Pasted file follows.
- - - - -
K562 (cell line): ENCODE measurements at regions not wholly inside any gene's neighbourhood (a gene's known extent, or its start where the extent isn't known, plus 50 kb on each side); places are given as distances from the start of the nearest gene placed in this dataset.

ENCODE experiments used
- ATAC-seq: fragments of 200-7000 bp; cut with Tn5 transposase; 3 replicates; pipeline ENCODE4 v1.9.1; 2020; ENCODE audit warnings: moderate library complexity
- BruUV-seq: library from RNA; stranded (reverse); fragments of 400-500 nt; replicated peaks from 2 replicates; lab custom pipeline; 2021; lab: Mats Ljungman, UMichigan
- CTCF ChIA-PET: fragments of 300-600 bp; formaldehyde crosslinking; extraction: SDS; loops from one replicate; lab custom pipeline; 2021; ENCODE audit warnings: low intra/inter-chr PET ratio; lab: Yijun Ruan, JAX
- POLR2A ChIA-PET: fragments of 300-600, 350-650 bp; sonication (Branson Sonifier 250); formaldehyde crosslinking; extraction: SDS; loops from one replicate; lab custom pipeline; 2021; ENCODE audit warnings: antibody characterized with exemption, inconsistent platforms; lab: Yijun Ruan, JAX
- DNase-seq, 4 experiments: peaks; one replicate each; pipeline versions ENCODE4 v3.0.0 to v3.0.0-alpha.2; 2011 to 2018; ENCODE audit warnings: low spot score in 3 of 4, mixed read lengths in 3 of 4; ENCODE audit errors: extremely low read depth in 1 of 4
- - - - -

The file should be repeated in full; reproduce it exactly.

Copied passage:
K562 (cell line): ENCODE measurements at regions not wholly inside any gene's neighbourhood (a gene's known extent, or its start where the extent isn't known, plus 50 kb on each side); places are given as distances from the start of the nearest gene placed in this dataset.

ENCODE experiments used
- ATAC-seq: fragments of 200-7000 bp; cut with Tn5 transposase; 3 replicates; pipeline ENCODE4 v1.9.1; 2020; ENCODE audit warnings: moderate library complexity
- BruUV-seq: library from RNA; stranded (reverse); fragments of 400-500 nt; replicated peaks from 2 replicates; lab custom pipeline; 2021; lab: Mats Ljungman, UMichigan
- CTCF ChIA-PET: fragments of 300-600 bp; formaldehyde crosslinking; extraction: SDS; loops from one replicate; lab custom pipeline; 2021; ENCODE audit warnings: low intra/inter-chr PET ratio; lab: Yijun Ruan, JAX
- POLR2A ChIA-PET: fragments of 300-600, 350-650 bp; sonication (Branson Sonifier 250); formaldehyde crosslinking; extraction: SDS; loops from one replicate; lab custom pipeline; 2021; ENCODE audit warnings: antibody characterized with exemption, inconsistent platforms; lab: Yijun Ruan, JAX
- DNase-seq, 4 experiments: peaks; one replicate each; pipeline versions ENCODE4 v3.0.0 to v3.0.0-alpha.2; 2011 to 2018; ENCODE audit warnings: low spot score in 3 of 4, mixed read lengths in 3 of 4; ENCODE audit errors: extremely low read depth in 1 of 4